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  1. AB Collins,
  2. D Alcock
  1. Nova Scotia Construction Safety Association, Dartmouth, Nova Scotia, Canada


    Background Construction is considered one of the more hazardous and high risk industries. In recognition of this, jurisdictions around the globe have devised and organised many ways to reduce and offset the costs of workplace injury.

    Aims/Objectives/Purpose To share the Canadian Federation of Construction Safety Association's—CFCSA—secrets of safety success with the global construction community at a world forum.

    Methods Thanks to effective industry lobbying and partnership with government, a Certificate of Recognition—COR—is required in all tendering for construction projects with government and many other major purchasers of construction services across Nova Scotia, like school boards, hospitals, housing and health authorities. As we prepare for 2012, more than 55% of the current industry participates in the COR programme.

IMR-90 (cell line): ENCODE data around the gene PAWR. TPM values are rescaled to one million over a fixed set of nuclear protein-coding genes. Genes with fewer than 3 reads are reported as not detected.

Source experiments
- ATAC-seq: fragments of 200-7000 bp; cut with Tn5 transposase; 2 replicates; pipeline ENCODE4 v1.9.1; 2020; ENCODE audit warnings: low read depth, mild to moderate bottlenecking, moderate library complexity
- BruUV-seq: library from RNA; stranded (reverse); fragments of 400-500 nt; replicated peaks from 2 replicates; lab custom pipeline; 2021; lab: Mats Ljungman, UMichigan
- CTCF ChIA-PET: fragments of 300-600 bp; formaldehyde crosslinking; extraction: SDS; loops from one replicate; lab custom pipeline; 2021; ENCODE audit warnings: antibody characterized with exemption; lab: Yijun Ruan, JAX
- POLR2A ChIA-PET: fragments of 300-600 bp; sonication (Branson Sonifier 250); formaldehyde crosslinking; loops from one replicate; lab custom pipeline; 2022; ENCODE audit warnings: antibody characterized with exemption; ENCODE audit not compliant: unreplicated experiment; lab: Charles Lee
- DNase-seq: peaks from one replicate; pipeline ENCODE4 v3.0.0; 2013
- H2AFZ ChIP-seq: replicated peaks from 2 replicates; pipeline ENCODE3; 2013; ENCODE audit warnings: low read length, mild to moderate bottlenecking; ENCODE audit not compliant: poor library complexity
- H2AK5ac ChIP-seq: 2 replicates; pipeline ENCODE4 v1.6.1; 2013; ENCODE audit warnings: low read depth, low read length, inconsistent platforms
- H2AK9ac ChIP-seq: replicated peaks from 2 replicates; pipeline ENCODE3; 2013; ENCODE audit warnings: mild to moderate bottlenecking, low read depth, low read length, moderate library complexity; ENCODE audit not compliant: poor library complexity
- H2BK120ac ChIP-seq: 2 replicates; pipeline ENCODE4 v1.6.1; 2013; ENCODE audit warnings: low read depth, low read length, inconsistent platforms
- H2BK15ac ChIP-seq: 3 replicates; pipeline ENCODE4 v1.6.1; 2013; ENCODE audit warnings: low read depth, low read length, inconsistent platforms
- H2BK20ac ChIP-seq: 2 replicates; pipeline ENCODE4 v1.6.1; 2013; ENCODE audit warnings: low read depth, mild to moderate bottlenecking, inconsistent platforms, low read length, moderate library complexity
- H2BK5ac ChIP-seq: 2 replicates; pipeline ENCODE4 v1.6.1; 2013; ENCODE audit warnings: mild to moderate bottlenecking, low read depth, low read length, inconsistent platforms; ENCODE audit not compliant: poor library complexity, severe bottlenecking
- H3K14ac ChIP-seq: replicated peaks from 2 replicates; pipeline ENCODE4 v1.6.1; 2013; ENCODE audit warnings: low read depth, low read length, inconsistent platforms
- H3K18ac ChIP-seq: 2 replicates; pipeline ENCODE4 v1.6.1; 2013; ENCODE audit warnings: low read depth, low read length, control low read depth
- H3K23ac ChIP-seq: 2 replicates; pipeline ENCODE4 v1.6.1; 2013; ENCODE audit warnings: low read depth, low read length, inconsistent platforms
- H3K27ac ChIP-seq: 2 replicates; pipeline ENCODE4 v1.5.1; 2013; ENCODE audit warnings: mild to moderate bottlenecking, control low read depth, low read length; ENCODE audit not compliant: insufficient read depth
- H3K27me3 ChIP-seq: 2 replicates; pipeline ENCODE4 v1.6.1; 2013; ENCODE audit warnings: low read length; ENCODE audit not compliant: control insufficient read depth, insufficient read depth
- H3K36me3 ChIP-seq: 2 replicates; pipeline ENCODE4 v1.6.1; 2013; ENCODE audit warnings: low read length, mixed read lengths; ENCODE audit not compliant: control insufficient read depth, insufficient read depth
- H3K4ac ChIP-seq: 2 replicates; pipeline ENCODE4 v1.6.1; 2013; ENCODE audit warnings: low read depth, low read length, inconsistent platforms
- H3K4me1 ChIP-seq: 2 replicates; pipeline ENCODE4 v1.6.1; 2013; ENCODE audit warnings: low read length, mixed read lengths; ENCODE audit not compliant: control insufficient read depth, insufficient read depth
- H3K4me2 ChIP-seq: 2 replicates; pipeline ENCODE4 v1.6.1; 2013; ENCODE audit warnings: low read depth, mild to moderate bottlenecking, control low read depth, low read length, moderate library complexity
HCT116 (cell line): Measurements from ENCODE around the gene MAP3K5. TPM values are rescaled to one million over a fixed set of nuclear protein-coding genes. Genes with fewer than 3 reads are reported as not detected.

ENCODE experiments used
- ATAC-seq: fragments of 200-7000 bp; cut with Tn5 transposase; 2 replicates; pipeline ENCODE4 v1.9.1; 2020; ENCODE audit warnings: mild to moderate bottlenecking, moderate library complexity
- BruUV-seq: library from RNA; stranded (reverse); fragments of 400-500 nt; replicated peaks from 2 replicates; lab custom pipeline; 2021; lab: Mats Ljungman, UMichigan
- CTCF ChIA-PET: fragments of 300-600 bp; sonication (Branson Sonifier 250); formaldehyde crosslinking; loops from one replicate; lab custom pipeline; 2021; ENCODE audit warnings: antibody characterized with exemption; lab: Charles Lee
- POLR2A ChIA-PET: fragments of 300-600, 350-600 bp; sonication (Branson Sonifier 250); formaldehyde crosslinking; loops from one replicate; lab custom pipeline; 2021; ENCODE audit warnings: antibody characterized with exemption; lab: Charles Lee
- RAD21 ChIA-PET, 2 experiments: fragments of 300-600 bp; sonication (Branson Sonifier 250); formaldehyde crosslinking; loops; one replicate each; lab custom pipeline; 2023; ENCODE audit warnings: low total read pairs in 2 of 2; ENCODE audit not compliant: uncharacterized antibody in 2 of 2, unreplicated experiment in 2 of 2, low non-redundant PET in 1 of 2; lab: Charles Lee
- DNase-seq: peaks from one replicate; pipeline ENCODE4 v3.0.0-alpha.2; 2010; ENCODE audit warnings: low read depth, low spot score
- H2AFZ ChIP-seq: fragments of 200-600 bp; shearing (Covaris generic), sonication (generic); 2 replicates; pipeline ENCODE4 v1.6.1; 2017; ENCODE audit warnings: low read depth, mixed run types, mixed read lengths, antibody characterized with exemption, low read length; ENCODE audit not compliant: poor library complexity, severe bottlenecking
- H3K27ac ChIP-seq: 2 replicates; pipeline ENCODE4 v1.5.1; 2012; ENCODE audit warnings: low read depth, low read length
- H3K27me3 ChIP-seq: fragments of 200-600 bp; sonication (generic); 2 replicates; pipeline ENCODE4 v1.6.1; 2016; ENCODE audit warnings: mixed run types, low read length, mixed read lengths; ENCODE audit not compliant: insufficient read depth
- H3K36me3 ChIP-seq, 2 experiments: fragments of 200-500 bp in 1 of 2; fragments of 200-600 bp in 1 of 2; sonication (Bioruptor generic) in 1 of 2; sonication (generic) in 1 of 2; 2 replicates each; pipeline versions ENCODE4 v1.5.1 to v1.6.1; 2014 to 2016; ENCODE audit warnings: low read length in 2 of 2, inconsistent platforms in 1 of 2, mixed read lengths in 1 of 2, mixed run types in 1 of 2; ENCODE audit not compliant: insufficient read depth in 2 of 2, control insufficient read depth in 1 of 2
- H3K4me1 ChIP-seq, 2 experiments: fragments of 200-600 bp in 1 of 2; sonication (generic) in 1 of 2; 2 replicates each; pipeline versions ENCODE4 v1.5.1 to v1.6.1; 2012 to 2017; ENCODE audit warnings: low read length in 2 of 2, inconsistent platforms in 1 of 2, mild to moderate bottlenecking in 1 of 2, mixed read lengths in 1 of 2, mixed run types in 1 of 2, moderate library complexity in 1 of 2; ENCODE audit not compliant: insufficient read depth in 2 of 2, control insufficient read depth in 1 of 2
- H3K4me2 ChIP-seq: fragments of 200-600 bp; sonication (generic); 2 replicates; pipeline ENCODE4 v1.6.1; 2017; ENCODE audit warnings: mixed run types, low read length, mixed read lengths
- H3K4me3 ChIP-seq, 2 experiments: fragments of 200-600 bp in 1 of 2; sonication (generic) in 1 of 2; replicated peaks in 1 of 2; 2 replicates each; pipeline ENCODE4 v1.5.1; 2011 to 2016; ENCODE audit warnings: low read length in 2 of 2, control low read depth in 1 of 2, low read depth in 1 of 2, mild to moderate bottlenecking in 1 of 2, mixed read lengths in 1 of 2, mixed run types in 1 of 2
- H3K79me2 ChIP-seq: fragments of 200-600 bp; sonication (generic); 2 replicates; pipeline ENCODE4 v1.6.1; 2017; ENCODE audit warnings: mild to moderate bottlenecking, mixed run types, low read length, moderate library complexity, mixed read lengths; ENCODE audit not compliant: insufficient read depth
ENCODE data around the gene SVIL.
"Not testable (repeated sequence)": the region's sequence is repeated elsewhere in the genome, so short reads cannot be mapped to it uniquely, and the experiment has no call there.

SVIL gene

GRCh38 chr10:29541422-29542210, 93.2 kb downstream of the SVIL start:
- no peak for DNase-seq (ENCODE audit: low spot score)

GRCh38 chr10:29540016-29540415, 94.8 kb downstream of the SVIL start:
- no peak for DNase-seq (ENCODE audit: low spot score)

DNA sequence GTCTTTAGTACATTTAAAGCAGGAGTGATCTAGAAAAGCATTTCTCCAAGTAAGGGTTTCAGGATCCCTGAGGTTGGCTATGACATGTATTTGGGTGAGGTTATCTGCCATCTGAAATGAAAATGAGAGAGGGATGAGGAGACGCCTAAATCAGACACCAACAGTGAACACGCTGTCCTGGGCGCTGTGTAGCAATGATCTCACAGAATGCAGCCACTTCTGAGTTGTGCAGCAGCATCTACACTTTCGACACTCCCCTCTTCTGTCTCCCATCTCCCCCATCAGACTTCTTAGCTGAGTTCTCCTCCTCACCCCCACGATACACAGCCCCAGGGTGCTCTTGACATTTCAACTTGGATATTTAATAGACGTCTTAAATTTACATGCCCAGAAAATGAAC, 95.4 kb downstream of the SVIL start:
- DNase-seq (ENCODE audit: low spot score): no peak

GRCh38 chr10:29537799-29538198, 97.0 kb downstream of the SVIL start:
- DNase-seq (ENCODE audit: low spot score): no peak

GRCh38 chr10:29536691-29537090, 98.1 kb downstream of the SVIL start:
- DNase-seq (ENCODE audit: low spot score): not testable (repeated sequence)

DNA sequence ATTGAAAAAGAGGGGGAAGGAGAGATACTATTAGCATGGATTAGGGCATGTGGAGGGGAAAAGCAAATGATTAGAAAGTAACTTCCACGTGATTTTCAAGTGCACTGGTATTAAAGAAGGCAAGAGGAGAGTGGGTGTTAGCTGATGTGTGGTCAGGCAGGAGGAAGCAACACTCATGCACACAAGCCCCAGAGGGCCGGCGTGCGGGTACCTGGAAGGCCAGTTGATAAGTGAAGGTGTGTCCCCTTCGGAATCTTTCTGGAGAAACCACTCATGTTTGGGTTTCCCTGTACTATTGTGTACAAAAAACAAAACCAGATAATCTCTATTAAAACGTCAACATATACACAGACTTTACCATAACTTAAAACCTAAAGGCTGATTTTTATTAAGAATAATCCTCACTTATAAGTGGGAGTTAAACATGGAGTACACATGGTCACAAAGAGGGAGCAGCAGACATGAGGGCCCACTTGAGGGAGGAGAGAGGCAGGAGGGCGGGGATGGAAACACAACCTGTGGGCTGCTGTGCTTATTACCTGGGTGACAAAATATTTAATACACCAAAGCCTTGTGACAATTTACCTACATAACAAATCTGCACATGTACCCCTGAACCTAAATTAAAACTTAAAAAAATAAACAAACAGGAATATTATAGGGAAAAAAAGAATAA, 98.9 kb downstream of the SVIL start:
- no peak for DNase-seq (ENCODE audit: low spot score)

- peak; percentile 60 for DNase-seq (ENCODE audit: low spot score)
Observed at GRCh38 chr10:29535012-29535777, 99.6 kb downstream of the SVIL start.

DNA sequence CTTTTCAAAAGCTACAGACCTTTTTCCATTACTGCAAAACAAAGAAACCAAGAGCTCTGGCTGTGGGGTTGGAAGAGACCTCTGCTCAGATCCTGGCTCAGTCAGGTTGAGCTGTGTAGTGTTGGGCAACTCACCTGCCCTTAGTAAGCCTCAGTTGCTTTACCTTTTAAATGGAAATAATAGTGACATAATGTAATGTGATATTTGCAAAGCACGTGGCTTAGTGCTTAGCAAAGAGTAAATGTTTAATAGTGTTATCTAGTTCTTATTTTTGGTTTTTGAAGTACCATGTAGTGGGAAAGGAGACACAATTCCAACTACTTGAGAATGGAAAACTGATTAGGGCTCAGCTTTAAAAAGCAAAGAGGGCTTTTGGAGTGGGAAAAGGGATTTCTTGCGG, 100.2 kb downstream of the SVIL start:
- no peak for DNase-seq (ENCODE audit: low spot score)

Results/Outcome Despite increases in the size of our industry, year-over-year, injuries in construction have decreased significantly. This is partially due to participation in the COR programme. Since the inception of the NSCSA there has been a 78.7% reduction in the number of Lost-Time Workers Compensation Claims in the construction industry. In 2011, the Nova Scotia construction industry recorded only 652 Lost-Time Claims; an historic low not reached since 1961.

    Significance/Contribution to the Field The NSCSA case study offers an innovative alternative service delivery option for safety programming and industry self-regulation.

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